Overholt et al. describe a systemic organization as a "living system" or pattern, continuously interpreting and reacting to its surroundings. A systemic organization continuously changes its "internal" "subsystems" "anticipating, responding, or reacting to changes within the organization." Systemic organizations focus on a "survival strategy, exploiting and filling niches in the markets." Systemic organizations communicate in a manner to assure internal alignment.
You are already changing and adapting within your organization. Compare today's routine with your routine ten or twenty years ago. You don't wait for interoffice mail deliveries; you email. You carry a cell phone for instant availability. Phone and live video conferencing replace time lost traveling to meetings. You are constantly learning to adapt the latest technology so you are prepared for tomorrow's emerging world.
Daft emphasizes that in our new world, leaders will find it necessary to design their organizations toward what he calls a "learning organization". Daft describes this system as an "open system," a system that engages its environment, learning the necessary information, and making adjustments in response to the information. Dunbar and Starbuck confirm that learning is a necessary factor for successful design. Brown argues that given all the coming and continuous change, organizations will have to keep themselves "flexible, nimble, responsive, non-bureaucratic-adaptable".
Do those descriptions describe your organization? Are your people continuously learning so they will be prepared for tomorrow's unknown challenges? Is your organization's structure adaptable enough to deal with an unknown emerging world that will be its future? What changes do you need to make so that your organization is "flexible, nimble, responsive, non-bureaucratic-adaptable"?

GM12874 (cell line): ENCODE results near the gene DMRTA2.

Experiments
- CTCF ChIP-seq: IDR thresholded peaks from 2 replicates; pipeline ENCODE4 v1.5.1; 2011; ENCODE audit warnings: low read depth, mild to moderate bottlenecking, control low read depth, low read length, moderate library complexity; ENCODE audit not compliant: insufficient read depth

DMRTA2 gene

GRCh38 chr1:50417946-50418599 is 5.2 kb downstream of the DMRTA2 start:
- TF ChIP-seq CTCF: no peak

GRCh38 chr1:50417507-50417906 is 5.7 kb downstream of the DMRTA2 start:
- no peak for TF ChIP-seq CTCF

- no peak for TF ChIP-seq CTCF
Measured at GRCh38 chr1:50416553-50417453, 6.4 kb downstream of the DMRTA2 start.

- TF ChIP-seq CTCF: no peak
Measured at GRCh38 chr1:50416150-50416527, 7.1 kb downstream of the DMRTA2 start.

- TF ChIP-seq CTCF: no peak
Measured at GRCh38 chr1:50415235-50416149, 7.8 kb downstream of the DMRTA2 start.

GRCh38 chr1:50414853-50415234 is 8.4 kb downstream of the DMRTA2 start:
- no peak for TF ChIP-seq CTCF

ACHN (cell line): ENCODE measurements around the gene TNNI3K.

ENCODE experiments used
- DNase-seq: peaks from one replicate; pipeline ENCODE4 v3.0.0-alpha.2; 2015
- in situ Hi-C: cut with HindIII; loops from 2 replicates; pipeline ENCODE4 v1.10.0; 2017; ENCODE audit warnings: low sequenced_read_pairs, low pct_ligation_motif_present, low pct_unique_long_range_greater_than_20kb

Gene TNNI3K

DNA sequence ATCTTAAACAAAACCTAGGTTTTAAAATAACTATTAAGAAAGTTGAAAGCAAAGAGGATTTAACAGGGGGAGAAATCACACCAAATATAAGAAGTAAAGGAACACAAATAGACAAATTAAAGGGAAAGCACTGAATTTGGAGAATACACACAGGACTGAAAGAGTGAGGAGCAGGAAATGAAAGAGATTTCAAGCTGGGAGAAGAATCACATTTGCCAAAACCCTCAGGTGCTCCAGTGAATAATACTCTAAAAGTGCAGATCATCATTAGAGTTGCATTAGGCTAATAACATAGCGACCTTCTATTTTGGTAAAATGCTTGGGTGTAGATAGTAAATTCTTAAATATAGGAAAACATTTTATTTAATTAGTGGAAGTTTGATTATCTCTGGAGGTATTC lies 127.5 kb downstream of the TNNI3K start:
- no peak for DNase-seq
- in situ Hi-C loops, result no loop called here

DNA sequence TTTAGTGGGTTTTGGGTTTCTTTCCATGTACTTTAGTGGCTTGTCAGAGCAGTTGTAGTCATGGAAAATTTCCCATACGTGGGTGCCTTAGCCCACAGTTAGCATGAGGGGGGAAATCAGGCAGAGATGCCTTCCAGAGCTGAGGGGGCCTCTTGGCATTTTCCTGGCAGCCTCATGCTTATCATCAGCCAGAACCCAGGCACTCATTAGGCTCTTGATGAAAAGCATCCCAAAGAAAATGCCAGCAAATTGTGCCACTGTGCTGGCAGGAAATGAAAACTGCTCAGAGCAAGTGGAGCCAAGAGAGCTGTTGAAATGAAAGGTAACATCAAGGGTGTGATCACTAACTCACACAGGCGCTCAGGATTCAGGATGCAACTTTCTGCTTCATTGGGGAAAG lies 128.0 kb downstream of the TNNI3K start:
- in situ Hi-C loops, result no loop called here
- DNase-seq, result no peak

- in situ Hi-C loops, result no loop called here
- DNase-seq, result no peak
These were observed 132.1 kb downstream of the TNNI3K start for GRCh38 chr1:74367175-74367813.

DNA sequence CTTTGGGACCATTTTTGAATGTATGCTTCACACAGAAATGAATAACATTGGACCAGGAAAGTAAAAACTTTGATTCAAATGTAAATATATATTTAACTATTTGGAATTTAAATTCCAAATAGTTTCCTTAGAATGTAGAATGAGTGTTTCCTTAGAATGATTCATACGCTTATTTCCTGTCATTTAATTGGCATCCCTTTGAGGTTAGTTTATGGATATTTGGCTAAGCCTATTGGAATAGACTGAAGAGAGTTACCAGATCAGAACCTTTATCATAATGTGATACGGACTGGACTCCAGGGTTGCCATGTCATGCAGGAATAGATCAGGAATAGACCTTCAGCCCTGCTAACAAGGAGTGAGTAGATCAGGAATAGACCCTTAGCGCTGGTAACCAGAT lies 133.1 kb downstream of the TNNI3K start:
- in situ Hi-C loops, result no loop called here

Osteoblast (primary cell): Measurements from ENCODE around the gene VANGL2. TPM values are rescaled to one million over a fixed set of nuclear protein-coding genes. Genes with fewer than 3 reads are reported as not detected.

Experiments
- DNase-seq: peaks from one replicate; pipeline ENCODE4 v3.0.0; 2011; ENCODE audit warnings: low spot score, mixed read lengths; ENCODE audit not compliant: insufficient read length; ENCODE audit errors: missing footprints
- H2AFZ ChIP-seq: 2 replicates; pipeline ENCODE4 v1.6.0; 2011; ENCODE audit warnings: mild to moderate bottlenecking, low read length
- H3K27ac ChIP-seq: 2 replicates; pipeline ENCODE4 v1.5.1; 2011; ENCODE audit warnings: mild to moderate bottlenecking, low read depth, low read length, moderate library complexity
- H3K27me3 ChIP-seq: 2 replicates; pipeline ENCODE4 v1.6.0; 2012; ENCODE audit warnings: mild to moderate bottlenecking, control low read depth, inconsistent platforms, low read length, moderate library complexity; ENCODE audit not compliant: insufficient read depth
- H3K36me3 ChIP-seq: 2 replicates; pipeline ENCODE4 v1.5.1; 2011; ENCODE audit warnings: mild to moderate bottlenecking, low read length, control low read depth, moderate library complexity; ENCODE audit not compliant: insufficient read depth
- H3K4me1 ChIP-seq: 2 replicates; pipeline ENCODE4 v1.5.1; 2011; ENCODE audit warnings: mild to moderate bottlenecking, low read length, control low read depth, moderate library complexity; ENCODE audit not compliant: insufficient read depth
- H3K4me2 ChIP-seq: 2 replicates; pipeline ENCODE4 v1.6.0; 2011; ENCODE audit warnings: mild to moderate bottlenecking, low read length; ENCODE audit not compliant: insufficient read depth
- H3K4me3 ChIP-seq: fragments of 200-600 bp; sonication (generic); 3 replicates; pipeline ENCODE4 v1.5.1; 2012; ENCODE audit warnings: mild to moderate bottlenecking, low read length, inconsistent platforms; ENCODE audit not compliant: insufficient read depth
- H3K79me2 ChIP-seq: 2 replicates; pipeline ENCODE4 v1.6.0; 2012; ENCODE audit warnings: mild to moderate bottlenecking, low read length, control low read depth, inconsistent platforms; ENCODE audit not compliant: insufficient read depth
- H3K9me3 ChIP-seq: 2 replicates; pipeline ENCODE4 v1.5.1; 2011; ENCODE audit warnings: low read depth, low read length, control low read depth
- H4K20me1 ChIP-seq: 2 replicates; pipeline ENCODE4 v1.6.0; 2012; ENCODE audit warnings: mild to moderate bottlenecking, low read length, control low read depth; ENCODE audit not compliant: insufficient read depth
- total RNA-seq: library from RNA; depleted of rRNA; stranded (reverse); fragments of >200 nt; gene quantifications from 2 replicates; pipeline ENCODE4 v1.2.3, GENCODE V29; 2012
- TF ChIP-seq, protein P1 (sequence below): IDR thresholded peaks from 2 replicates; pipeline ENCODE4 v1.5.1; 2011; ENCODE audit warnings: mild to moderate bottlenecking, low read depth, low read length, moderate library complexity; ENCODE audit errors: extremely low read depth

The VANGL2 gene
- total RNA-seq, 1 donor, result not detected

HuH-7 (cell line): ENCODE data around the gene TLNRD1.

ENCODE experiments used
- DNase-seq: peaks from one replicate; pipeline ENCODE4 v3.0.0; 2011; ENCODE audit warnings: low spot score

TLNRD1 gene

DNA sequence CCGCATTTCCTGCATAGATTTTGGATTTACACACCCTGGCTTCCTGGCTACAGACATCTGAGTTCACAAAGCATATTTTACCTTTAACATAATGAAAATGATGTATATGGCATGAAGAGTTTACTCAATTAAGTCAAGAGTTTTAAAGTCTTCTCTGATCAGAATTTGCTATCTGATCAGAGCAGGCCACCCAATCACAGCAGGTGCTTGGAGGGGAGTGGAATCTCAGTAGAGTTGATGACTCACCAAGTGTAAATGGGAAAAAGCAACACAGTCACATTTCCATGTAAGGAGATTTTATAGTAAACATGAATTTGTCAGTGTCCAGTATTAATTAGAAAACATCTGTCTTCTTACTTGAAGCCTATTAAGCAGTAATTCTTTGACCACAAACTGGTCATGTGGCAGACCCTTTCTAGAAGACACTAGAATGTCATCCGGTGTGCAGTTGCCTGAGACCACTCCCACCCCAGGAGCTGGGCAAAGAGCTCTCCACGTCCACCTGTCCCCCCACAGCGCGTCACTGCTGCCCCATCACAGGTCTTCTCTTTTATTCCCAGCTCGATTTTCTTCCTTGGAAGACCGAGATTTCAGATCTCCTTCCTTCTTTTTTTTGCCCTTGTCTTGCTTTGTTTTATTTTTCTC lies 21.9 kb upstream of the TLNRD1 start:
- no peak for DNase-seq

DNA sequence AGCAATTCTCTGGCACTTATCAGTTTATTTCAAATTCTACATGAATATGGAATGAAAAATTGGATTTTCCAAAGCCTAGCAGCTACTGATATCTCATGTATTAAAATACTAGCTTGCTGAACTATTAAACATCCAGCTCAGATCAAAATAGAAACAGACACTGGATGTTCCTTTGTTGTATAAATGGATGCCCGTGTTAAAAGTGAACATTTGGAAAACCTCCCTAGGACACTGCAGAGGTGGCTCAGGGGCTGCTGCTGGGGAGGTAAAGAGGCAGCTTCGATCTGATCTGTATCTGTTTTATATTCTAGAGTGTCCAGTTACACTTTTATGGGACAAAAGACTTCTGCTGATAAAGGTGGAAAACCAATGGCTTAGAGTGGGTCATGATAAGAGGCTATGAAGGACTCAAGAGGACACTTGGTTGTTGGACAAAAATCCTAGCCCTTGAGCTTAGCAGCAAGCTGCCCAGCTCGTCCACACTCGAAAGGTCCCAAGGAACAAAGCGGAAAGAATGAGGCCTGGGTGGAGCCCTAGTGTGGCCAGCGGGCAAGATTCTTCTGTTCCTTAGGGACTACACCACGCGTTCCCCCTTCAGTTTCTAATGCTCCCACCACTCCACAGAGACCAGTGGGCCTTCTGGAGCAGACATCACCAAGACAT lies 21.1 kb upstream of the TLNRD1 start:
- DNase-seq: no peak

While systems thinking may be new thinking in some of today's organizations, we see the systemic pattern in the Bible. In 1 Corinthians 12:12-27 we find a wonderful picture of the body of believers working systemically. Although a body has distinctly different parts (nervous systems or cardiovascular system) performing unique, seemingly independent functions, all are subsystems of one body (the entire biological system) (12:12, 20). Each system needs the coordination of every other system for survival. A similar design should be apparent in the body of Christ (12:12, 27); we are all joined together by the same Spirit into the body of believers.
In Ephesians 4:4-16, we again see God's intention for Christians to work in harmony systemically as members of Christ's body. Using our spiritual gifts, every member works harmoniously to build the body of Christ. Within the body there are some with gifts "for the equipping of the saints for the work of service, to the building up of the body of Christ" (4:12). This responsibility is similar for leaders in all organizations; leaders build their people and systems for the health of the organization.
Consider applying the metaphor of the body to your organization. Are all of the parts (systems) working in harmony for a healthy organization? Do all the systems recognize the value the other systems play in the health of your organization? Do they see each other as joined together by the same spirit, the same goals, the same purpose? Are you as the leader equipping your people to build your organization in ways to meet the challenges of a fast-changing world?
As your organization scrambles to stay in balance on your slippery slope – the complex and rapidly changing world in which you operate – your organizational design needs to adjust to the emerging world around you. As a leader, you must behave systemically to align and coordinate all the systems within your organization – your management systems, the information gathering systems, communication systems, cash management systems, control systems, human resource system – with every other system. On this inherently slippery slope of our emerging world, you must continuously read your changing world and then react suitably. Keidel states that with systemic thinking, managers and leaders will become "pattern masters" constantly adjusting the pattern of your organization similar to the way your body makes adjustments as you run down a slippery, grassy slope.
Begin today to look at your organization as a living, changing systemic pattern. Ask yourself how well the systems are adapting to the emerging challenges and how your organization can successfully overcome them. Design more flexibility into your organization to meet the unpredictable challenges.
There will be no smooth sailing into your future unless you keep your eyes on your organization's preferred destination and constantly tack against the multiple elements of change in your emerging world. Get on board and happy sailing.